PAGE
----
FIG. 2A shows a cross-sectional view of a stomach within which a tissue fold has been formed from the walls of the stomach.
FIG. 2B shows the stomach of FIG. 2A in which an inflatable or space-occupying member (in its deflated or unexpanded state) has been advanced for anchoring to the tissue fold.
FIG. 3 shows the stomach of FIG. 2A and 2B in which the space-occupying member has been expanded for deployment.
FIG. 4A shows a variation of a helically-shaped fastener which has been positioned within the tissue fold for anchoring the space-occupying member.
FIGS. 4B and 4C show side and end views, respectively, of the fastener of FIG. 4A.
FIG. 5A shows another variation of an elongate fastener which has been positioned within multiple tissue folds.
FIG. 5B shows a side view of the fastener of FIG. 5A.
FIG. 6 shows another variation of a ring-shaped fastener which has been positioned within the tissue fold.
FIG. 7A shows an end view of another variation of a clamp fastener.
FIG. 7B shows a side view of the clamp fastener of FIG. 7A.
FIG. 8 shows another variation in which a piercing or non-piercing suture is used as a fastener for anchoring the space-occupying member to the tissue.
FIG. 9A shows yet another variation of a clamp fastener.
FIGS. 9B and 9C show cross-sectional side and end views, respectively, of the clamp fastener of FIG. 9A.
DETAILED DESCRIPTION OF THE INVENTION
Expandable devices that may be inserted into the stomach of a patient may be maintained within the stomach by anchoring the device to the walls of the stomach using intra-gastric fasteners. Although the fastening devices described herein describe anchoring within a stomach, this is merely illustrative and the fasteners may be utilized in any hollow body organ or interior body space for temporarily or permanently anchoring expandable devices to tissue. FIG. 1 illustrates a delivery endoscope 10 which may be used to deliver the expandable devices as well as the fastening devices into, e.g., stomach 16 of a patient. Endoscope 10 is shown as having been advanced through the mouth 12 and esophagus 14 of the patient to position the distal end of endoscope 10 within a region of interest 20 within stomach 16.
FIG. 2A shows a cross-sectional view of stomach 16 within which endoscope 10 has been positioned adjacent to region of interest 20. At least one tissue fold 50 is formed from within the lumen of stomach 16 utilizing any number of conventional tools which may be passed through the working channel of endoscope 10, or any of the tissue acquisition devices as described in further detail in U.S. patent application Ser. No. 09/871,297 filed May 30, 2001 (now U.S. Pat. No. 6,558,400) or U.S. patent Application Ser. No. 10/188,547 filed Jul. 2, 2002, both of which are commonly owned and are incorporated herein by reference in their entirety.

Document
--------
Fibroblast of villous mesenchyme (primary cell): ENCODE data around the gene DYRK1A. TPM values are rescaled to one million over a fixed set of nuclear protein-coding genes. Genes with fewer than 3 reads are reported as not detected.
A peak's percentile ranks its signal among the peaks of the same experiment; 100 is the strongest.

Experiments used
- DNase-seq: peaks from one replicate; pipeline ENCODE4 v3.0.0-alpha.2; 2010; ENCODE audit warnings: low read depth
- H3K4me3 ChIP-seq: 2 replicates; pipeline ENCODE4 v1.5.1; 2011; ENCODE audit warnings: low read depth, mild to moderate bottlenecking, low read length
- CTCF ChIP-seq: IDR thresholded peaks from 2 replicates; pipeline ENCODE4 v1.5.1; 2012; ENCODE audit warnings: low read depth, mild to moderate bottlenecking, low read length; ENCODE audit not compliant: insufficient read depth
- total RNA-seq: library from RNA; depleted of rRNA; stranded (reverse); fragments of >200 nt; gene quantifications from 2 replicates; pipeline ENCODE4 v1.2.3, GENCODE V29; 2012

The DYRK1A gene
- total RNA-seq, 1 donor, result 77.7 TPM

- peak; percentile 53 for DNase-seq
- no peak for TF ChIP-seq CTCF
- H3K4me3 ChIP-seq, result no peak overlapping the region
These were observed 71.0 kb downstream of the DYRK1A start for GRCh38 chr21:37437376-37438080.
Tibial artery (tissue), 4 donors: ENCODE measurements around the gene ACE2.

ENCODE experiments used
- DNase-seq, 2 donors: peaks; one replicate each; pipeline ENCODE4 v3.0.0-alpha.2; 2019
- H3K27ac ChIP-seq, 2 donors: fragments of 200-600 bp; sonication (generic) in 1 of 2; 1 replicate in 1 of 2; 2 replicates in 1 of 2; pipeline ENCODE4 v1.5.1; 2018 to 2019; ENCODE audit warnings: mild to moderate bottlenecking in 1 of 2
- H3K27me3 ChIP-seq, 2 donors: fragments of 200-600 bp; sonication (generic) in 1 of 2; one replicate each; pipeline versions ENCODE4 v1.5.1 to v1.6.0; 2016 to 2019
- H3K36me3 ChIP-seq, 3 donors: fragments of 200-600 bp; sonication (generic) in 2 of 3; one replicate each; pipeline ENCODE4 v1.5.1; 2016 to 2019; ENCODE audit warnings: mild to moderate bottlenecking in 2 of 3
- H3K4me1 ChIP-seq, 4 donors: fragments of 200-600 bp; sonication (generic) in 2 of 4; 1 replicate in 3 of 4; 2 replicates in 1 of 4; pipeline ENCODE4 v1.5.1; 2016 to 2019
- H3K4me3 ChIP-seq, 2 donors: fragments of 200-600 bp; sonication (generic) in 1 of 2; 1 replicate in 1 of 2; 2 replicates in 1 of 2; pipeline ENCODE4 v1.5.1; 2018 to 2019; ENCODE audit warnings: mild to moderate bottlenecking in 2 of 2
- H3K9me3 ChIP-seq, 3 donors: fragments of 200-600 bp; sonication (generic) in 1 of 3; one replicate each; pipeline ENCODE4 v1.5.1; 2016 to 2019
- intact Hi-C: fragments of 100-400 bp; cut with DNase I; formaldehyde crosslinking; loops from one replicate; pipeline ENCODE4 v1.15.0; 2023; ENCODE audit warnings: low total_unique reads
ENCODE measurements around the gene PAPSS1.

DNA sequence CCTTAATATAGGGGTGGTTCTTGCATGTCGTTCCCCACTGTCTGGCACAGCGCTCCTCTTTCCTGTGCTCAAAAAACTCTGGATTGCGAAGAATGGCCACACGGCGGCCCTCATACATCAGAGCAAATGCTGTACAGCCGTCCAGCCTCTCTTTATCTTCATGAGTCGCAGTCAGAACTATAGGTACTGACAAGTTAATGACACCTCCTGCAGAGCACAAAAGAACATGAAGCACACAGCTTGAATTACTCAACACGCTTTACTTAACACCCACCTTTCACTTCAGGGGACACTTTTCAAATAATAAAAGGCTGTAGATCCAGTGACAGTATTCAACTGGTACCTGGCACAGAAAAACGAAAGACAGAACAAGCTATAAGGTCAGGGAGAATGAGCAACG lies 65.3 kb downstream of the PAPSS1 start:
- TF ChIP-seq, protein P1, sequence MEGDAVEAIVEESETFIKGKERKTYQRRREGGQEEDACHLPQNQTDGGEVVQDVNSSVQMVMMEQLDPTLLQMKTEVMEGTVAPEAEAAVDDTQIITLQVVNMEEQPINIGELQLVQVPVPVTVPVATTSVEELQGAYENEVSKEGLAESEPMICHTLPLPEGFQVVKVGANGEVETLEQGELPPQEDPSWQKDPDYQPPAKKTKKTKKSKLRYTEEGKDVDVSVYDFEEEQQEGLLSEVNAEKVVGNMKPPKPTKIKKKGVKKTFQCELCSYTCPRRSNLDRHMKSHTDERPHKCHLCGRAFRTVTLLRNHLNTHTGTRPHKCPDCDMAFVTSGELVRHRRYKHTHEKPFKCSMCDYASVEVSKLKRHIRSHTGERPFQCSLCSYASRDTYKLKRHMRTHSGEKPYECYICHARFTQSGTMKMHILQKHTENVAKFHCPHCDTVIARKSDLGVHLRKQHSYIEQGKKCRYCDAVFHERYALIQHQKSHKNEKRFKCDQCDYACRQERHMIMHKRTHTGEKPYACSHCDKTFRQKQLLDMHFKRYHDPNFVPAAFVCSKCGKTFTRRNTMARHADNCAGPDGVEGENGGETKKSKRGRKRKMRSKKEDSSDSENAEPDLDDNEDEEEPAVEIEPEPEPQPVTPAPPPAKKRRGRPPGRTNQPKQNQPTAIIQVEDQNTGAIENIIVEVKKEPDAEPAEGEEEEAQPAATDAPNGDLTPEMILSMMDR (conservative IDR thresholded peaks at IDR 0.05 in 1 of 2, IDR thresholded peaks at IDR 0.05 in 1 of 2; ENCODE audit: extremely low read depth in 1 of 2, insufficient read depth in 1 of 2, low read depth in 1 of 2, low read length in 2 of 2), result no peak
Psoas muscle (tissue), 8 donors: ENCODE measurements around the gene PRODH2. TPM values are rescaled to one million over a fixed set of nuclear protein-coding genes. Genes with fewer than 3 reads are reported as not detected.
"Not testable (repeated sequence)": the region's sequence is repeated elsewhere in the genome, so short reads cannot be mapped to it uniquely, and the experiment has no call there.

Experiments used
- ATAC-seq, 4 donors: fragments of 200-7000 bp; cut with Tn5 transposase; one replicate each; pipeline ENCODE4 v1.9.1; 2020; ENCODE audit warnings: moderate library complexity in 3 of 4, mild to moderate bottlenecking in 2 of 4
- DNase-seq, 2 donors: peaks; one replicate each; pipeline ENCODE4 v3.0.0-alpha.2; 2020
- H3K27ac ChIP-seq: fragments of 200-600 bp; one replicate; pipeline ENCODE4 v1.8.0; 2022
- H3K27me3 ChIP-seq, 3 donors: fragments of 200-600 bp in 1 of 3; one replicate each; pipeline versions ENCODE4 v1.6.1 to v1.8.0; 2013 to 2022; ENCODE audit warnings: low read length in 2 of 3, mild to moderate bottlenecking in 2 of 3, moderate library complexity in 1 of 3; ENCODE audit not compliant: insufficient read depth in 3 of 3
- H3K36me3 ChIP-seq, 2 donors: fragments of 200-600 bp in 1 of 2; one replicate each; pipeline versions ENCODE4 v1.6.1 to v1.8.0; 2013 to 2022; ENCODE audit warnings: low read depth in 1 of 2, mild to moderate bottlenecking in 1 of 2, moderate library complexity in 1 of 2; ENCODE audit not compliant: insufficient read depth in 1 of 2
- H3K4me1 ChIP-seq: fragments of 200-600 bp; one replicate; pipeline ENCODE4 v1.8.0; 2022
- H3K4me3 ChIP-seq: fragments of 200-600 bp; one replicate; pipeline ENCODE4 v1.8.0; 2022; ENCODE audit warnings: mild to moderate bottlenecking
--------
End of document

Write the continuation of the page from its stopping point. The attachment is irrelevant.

The tissue layers of stomach 16 are comprised of the mucosal layer 32, the muscularis or fibrous muscular layer 34, and the serosal layer 36. In preferably forming tissue fold 50, at least two layers of stomach tissue are folded to contact itself such that a certain amount of fibrous tissue overlap occurs prior to fastening tissue fold 50 in a configuration akin to a lap joint. The amount of the overlap can vary and needs only to be sufficient enough to result in joining of the fastened sections, thereby creating a tissue bridge along the length of the fastened tissue. The tissue bridge may be formed of various layers of the stomach and may include scar tissue and other elements of effective wound healing. Once tissue fold 50 has been desirably configured, a fastener or anchor (as described in further detail below) may be used to maintain the tissue fold configuration for anchoring a space-occupying device thereto.
Once tissue fold 50 has been formed, the space occupying device, e.g., an expandable scaffold, an inflatable balloon, etc., may be advanced within stomach 16 towards the region of interest 20 for anchoring to tissue fold 50. As shown in FIG. 2B, space-occupying member 30 may be advanced using an elongate delivery member 21, e.g., endoscope 10 or any one of the delivery devices as shown and described in U.S. patent application Ser. No. 09/816,850 filed Mar. 23, 2001, which is commonly owned and is incorporated herein by reference in its entirety. The use of an inflatable balloon in these examples is intended to be illustrative and any number of space-occupying devices, such as an expandable scaffold, may be utilized as described in the incorporated application. Space-occupying member 30 may have a tethering region 22 integrated on its distal end in the shape of, e.g., a tethering ring or clasp, for attachment to the fastener or anchor which maintains tissue fold 50. During delivery, space-occupying member 30 may be advanced transorally in its deflated state using delivery member 21. Delivery member 21 may also be used to deliver an inert inflation fluid, e.g., water, saline, etc., or an inert gas, e.g., nitrogen, air, etc., through a lumen defined within member 21 for expanding space-occupying member 30 during deployment.